Yoshitaka Sakurada, Japan’s 68-year-old minister for cyber security, stands ready to press the button next week on an unprecedented hack of 200m internet enabled devices across Japan — a genuinely imaginative, epically-scaled and highly controversial government cyber attack on homes and businesses designed as an empirical test of the nation’s vulnerability. A new law, fraught with public contention over constitutionally-guaranteed privacy, was passed last May and has just come into effect to give the government the right to perform the hack and make this experiment possible. The scope for government over-reach, say critics, cannot be overstated. Webcams, routers and other devices will be targeted in the attacks, which will primarily establish what proportion have no password protection at all, or one that can be easily guessed. At best, say cyber security experts at FireEye, the experiment could rip through corporate Japan’s complacency and elevate security planning from the IT department to the C-suite.

The experiment, which will run for five years and is being administered through the Ministry of Internal Affairs and Communications, is intended to focus on devices that fall into the broadly-defined category of “internet of things” (IoT) — anything from a yoga mat that informs a smartphone of your contortions, to remotely controlled factory robots. And while cyber experts say IoT security may not be the very top priority in the fight against cyber crime and cyber warfare, they see good reasons why Japan has chosen to make its stand here.....warnings that the rise of IoT will create a vast new front of vulnerability unless the security of, for example, a web-enabled yoga mat is taken as seriously by both manufacturers and users as the security of a banking website. The big cyber security consultancies, along with various governments, have historically relied on a range of gauges to calculate the scale of the problem. The Japanese government’s own National Institute of Information and Communications Technology (NICT) uses scans of the dark web to estimate that, of the cyber attacks it detected in 2017, 54 per cent targeted IoT devices.
C-suite  cyberattacks  cyber_security  cyber_warfare  dark_web  experimentation  hacks  Industrial_Internet  Japan  overreach  preparation  privacy  readiness  testing  vulnerabilities  white_hats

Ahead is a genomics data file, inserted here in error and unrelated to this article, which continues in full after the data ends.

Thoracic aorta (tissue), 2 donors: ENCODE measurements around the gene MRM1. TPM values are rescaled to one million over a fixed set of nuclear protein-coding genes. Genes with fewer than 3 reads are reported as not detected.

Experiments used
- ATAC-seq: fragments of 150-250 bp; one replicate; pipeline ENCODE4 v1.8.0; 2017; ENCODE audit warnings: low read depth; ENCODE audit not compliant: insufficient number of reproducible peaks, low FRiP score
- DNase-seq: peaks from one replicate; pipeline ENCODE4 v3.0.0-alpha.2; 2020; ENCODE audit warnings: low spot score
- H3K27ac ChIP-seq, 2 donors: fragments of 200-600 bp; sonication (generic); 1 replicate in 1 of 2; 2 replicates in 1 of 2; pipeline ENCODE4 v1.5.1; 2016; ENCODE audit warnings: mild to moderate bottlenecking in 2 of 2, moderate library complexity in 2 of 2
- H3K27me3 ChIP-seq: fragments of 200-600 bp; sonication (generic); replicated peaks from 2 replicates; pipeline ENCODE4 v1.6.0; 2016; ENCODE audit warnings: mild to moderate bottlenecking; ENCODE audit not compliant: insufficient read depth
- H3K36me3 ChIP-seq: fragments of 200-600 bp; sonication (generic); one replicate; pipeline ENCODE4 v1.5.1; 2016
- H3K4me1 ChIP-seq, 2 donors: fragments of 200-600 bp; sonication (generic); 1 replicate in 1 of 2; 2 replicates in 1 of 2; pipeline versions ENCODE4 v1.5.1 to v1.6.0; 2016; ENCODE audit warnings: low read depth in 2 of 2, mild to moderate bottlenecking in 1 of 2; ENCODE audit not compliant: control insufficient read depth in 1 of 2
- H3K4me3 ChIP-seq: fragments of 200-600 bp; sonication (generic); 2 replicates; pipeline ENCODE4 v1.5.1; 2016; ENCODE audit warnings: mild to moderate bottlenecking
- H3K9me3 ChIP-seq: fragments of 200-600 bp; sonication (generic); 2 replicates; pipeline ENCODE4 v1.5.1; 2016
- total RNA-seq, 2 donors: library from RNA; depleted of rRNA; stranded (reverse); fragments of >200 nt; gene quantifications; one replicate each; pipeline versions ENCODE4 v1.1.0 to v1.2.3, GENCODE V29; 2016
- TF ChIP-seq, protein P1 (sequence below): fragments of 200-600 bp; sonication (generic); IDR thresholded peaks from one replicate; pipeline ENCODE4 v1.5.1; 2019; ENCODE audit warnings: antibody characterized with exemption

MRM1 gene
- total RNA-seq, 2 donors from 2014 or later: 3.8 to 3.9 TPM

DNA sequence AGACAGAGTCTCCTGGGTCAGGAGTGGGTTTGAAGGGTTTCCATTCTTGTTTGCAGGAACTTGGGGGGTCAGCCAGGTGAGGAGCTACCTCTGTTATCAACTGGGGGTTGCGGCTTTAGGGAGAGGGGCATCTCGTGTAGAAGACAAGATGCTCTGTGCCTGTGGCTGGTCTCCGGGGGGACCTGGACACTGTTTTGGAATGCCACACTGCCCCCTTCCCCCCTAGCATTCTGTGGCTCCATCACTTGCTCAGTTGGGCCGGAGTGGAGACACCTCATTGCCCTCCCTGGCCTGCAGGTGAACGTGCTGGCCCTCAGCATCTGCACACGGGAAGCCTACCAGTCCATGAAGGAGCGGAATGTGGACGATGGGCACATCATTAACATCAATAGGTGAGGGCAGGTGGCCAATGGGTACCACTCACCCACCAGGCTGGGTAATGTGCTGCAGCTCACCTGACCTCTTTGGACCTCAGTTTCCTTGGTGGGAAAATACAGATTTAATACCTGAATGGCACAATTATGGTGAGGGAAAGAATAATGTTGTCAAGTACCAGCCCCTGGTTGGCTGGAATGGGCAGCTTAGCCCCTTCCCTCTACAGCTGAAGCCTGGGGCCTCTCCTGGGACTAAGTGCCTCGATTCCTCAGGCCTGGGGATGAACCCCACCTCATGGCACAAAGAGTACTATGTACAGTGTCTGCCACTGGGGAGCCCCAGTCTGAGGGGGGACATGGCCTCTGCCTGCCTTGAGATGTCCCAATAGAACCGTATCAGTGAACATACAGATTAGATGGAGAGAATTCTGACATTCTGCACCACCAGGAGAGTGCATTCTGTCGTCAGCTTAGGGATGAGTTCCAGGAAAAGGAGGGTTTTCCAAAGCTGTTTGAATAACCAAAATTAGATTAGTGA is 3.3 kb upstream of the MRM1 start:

february 2019 by jerryking
How business is capitalising on the millennial Instagram obsession
July 13, 2018 | Financial Times | Leo Lewis in Tokyo and Emma Jacobs in London 12 HOURS AGO.

Japan's 21st century’s burgeoning experience economy, which is being driven by millennial consumers and transforming the landscape for businesses everywhere. Japan is not only an innovator in this economy but is also seen as a bellwether for​​ the likely tastes of ​China and south-east Asia’s swelling middle-class consumers......it is not just the quality of the food that attracts crowds to these cafés, but also the quality of the encounter. “That is why the tables are made to wobble,” she explains. “It’s designed so that when you have your pancake in front of you, you can see how fuwa-fuwa it is by how much it jiggles on the plate when the table moves. It is extremely, extremely satisfying to watch,” she adds. “It is what makes it an experience.”.....In Mori’s opinion — a view evidently shared by the customers currently queueing in the stairwell — it is not just the quality of the food that attracts crowds to these cafés, but also the quality of the encounter. “That is why the tables are made to wobble,” she explains. “It’s designed so that when you have your pancake in front of you, you can see how fuwa-fuwa it is by how much it jiggles on the plate when the table moves. It is extremely, extremely satisfying to watch,” she adds. “It is what makes it an experience.”.......In their influential 1998 article “Welcome to the Experience Economy”, American consultants Joseph Pine and James Gilmore argued that a marketable experience occurs “when a company intentionally uses services as the stage, and goods as props, to engage individual customers in a way that creates a memorable event . . . ” These experiences were, they went on, “inherently personal, existing only in the mind of an individual who has been engaged on an emotional, physical, intellectual or even spiritual level”.